Dingell, Beyer, Grijalva, 100+ House Democrats Urge Preservation of Endangered Species Act
Washington, DC, December 11, 2017
U.S. Representatives Debbie Dingell (MI-12), Don Beyer (VA-08), and Raúl M. Grijalva (AZ-03) today led 104 House Democrats in a letter to House Leadership urging the removal of harmful provisions attached to the final spending legislation for FY 18 that would weaken the Endangered Species Act (ESA). The Representatives wrote in response to the FY 18 Interior/EPA bill, passed out of the Appropriations Committee, which contained several riders attacking endangered species conservation and removing protections for imperiled species, including wolves and sage grouse.
“The Endangered Species Act is among the most effective laws protecting the land and wildlife the American people care about,” said Dingell. “Efforts to roll back the law have no place in unrelated legislation to keep the government open, and must be rejected. We should be working together to improve conservation in this country, not rolling back the clock.”
The Representatives wrote:
“We write to express our great concern over a number of harmful provisions in H.R. 3354 – the Department of the Interior, Environment, and Related Agencies Appropriations Act, 2018 (“Make America Secure and Prosperous Act, 2018”) – that would undermine endangered species conservation and threaten one of our country’s most important wildlife conservation laws – the Endangered Species Act. We urge you to ensure that these controversial and far-reaching provisions are not included in final spending legislation for FY 2018.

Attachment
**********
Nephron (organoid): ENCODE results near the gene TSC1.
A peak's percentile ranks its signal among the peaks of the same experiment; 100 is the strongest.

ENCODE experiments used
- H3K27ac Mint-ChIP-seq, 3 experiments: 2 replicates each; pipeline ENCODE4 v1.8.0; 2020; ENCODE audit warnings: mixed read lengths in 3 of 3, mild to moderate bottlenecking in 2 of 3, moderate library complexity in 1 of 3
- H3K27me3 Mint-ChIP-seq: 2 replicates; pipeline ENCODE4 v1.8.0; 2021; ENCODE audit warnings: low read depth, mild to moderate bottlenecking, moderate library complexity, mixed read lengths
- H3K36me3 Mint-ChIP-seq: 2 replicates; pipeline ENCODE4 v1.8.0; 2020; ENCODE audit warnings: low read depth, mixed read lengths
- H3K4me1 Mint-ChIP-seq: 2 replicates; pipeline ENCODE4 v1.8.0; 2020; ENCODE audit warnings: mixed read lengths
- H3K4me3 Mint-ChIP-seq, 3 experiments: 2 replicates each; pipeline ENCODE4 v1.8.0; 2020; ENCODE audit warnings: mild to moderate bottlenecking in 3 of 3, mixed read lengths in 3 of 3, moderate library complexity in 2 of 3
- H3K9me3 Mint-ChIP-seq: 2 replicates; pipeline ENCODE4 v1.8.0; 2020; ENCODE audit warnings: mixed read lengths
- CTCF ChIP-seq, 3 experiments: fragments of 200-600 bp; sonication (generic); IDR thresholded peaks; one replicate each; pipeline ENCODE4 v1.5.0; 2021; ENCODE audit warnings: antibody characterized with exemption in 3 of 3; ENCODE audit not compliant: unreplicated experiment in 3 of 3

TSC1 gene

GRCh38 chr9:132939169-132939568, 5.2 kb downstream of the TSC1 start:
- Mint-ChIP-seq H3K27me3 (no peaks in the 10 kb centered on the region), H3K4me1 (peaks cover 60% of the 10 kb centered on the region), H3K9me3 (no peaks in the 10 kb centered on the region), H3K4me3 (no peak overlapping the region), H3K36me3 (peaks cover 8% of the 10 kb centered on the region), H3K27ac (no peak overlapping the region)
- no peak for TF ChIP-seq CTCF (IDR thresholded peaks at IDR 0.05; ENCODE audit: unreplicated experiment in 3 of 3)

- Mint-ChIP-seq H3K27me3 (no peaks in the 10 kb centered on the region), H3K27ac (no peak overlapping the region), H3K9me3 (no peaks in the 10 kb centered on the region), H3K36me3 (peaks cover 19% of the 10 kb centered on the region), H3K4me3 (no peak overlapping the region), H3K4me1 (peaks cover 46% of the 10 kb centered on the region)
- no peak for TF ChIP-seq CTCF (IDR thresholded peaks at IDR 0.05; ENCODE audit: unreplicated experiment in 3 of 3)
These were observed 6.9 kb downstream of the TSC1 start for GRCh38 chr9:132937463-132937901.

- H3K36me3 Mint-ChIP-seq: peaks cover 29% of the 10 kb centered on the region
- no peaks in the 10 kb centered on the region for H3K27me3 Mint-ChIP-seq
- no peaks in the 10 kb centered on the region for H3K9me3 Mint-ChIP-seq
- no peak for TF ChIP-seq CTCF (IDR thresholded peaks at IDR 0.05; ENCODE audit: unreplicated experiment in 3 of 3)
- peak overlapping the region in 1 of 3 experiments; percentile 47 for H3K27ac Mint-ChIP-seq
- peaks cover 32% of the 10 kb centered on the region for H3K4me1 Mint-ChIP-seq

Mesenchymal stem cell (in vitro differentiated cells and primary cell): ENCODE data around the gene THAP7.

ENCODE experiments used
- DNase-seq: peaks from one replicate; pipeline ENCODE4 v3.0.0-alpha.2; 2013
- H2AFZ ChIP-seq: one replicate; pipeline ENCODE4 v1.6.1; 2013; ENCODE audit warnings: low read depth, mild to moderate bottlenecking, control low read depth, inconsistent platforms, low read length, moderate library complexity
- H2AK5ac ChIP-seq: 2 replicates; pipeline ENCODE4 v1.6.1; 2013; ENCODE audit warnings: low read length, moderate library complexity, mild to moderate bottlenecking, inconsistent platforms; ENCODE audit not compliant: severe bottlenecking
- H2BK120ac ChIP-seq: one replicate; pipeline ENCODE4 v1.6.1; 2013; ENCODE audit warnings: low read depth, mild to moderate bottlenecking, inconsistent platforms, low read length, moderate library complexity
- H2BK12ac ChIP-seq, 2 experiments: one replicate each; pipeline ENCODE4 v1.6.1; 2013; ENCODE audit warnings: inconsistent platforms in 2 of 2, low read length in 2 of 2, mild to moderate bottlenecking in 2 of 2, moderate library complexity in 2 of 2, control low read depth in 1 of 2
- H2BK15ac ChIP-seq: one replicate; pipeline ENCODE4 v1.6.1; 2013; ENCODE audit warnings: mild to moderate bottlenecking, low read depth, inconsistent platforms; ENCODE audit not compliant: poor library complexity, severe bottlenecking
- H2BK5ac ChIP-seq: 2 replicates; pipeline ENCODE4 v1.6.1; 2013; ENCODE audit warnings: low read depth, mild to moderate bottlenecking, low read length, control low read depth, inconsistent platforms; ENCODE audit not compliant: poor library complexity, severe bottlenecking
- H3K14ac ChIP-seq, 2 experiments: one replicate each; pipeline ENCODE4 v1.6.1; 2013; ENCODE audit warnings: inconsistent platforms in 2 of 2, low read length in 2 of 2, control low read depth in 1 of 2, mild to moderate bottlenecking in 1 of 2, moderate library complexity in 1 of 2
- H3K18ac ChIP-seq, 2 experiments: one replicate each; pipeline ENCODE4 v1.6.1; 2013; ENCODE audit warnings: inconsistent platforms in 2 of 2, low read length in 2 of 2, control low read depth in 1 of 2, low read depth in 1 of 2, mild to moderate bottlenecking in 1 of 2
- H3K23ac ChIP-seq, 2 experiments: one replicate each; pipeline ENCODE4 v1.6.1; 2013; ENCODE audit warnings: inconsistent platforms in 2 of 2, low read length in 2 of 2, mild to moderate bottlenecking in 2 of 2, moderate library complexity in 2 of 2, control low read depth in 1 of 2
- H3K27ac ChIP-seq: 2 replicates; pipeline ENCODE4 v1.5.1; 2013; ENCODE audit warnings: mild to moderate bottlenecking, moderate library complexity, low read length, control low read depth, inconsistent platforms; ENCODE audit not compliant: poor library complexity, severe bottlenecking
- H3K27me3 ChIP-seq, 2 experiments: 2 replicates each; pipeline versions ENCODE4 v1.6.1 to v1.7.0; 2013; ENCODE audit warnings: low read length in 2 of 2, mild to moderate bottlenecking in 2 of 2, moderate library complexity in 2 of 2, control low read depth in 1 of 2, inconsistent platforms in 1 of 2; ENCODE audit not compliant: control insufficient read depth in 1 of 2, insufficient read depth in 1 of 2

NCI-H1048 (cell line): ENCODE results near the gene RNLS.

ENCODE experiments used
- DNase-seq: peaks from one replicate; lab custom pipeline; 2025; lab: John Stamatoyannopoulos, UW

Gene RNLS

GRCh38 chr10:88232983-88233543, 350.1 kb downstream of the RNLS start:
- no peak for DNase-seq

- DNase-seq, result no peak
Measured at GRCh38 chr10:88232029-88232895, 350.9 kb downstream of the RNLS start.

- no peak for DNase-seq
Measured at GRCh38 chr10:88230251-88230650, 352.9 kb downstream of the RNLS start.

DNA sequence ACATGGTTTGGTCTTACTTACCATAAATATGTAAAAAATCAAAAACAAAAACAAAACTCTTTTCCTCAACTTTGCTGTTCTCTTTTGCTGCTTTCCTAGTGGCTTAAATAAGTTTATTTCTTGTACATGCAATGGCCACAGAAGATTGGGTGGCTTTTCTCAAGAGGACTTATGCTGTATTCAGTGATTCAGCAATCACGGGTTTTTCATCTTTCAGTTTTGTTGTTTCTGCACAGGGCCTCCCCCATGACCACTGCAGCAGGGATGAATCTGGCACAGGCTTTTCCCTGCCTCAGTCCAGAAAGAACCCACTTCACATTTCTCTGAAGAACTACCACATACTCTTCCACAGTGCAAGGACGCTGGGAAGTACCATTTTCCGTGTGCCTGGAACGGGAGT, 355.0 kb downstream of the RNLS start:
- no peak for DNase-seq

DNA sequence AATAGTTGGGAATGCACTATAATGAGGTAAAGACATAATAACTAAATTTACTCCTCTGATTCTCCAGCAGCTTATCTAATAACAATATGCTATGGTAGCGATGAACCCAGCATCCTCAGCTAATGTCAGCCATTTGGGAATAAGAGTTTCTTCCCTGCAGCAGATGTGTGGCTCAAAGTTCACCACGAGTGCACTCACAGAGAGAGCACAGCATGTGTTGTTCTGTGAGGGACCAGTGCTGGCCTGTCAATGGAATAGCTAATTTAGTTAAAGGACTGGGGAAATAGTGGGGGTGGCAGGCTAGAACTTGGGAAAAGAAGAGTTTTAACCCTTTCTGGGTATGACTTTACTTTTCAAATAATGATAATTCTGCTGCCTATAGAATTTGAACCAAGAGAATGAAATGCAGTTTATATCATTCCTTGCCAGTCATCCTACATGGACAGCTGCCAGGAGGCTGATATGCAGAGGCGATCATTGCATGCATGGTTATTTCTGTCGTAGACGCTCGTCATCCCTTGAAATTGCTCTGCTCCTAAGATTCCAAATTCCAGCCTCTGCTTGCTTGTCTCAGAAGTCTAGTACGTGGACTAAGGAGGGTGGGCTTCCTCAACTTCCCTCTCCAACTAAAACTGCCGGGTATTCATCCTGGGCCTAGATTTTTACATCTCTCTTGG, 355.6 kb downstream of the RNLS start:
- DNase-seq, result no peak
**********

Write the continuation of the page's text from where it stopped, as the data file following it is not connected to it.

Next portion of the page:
“We urge you to use your positions of leadership to uphold our nation’s legacy of protecting our natural heritage for future generations of Americans and reject the inclusion of any of these attacks on the Endangered Species Act and wildlife in any final bill to fund the federal government.”
The Representatives went on to note that one amendment in the legislation would void federal protections for bears and wolves on national preserves in Alaska. This would weaken the National Park Service’s ability to prevent unsportsmanlike hunting practices – such as baiting, trapping, and “denning” – on lands under its own jurisdiction.
A signed copy of the letter is available here, and full text follows below.
Dingell has been a lead defender of wildlife and endangered species since coming to Congress, where she has championed legislation to protect and restore fish and wildlife, including the bipartisan Great Lakes Fish and Wildlife Restoration Act, which was signed into law last year.